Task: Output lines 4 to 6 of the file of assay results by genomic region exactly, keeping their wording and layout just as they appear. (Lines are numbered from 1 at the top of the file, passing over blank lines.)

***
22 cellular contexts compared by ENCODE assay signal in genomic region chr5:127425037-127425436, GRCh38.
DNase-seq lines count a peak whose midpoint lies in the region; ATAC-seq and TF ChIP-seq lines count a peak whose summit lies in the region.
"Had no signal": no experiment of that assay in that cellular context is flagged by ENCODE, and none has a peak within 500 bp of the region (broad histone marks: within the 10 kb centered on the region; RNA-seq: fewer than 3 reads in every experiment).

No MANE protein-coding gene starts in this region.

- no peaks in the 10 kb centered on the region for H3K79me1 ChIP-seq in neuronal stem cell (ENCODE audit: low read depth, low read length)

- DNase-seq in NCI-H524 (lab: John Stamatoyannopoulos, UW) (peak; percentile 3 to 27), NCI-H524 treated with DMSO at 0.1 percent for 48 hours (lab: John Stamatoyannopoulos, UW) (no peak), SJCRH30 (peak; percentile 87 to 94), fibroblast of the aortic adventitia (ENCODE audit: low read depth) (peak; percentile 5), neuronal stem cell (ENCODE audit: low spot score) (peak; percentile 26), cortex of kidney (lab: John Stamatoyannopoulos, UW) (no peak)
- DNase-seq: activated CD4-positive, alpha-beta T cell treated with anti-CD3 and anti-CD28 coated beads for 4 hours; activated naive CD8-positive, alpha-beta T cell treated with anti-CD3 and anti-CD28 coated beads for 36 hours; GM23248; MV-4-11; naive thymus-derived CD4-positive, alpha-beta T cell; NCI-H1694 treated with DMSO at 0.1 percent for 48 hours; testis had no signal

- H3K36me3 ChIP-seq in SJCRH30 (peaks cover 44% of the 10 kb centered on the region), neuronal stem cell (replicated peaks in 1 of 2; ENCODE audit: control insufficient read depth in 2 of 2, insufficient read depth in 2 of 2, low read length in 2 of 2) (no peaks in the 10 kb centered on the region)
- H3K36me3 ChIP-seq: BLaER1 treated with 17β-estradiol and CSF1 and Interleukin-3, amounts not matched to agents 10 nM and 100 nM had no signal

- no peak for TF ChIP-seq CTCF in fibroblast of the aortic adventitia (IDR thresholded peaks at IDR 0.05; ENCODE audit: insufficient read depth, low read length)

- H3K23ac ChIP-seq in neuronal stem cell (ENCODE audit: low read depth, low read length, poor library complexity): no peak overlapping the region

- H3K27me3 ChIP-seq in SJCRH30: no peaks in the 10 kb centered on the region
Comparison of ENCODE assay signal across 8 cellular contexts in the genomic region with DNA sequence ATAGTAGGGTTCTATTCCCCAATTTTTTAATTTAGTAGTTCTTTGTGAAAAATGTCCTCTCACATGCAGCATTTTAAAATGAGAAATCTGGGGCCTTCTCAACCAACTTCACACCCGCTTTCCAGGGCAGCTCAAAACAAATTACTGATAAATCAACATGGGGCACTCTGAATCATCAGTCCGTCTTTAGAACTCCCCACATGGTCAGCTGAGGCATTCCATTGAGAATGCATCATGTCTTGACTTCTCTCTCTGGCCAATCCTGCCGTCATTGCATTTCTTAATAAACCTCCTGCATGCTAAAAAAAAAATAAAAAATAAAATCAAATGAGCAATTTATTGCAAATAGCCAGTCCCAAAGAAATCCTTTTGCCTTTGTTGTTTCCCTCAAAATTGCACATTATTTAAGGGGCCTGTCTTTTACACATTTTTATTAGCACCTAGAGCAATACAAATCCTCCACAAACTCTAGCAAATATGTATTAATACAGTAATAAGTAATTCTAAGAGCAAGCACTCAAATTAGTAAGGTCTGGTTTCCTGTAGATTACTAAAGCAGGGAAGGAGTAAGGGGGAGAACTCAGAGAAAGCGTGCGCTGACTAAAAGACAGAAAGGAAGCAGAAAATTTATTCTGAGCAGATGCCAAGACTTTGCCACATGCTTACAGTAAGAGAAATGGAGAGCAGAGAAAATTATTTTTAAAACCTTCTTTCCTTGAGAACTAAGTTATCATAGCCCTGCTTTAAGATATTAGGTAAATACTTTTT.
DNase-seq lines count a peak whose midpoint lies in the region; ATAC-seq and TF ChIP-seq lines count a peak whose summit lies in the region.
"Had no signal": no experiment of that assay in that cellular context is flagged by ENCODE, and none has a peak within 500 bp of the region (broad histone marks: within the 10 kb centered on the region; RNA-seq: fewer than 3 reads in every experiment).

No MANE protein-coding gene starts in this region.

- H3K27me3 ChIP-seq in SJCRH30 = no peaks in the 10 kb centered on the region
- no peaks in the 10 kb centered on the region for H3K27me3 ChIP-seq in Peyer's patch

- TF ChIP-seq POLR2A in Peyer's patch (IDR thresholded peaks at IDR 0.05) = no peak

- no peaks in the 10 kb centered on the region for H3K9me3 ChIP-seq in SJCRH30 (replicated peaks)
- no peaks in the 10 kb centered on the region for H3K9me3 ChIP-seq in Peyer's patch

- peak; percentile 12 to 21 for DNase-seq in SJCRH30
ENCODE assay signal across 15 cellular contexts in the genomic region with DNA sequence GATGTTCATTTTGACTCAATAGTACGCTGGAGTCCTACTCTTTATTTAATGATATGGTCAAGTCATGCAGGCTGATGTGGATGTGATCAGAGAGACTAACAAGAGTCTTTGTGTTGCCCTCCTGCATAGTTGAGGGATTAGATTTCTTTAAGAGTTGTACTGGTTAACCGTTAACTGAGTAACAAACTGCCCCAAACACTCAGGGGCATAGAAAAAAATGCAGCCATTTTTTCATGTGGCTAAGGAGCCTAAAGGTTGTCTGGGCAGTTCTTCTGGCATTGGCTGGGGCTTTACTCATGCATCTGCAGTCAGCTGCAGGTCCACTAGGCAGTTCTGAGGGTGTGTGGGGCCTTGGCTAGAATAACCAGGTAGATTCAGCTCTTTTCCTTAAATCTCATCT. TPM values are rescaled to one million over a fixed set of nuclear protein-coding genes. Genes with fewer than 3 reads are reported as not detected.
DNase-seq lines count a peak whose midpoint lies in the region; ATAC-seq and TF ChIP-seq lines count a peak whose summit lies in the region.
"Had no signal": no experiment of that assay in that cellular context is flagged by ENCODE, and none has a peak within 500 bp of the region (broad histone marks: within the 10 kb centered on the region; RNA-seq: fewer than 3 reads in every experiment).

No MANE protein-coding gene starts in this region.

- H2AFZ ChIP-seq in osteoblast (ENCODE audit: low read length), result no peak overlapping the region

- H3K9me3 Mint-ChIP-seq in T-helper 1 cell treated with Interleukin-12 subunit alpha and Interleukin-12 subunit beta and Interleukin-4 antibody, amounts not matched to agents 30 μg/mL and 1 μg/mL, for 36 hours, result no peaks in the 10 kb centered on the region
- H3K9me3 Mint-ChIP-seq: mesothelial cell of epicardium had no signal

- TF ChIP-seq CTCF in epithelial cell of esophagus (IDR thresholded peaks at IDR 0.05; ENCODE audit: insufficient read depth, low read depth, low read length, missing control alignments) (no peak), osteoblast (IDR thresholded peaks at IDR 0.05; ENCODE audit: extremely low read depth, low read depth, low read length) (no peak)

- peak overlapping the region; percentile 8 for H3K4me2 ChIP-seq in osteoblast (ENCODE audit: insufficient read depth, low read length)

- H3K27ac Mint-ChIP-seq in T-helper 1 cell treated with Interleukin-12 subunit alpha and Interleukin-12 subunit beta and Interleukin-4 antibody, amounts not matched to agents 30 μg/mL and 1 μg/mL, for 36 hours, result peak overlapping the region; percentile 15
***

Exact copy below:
No MANE protein-coding gene starts in this region.

- no peaks in the 10 kb centered on the region for H3K79me1 ChIP-seq in neuronal stem cell (ENCODE audit: low read depth, low read length)

- DNase-seq in NCI-H524 (lab: John Stamatoyannopoulos, UW) (peak; percentile 3 to 27), NCI-H524 treated with DMSO at 0.1 percent for 48 hours (lab: John Stamatoyannopoulos, UW) (no peak), SJCRH30 (peak; percentile 87 to 94), fibroblast of the aortic adventitia (ENCODE audit: low read depth) (peak; percentile 5), neuronal stem cell (ENCODE audit: low spot score) (peak; percentile 26), cortex of kidney (lab: John Stamatoyannopoulos, UW) (no peak)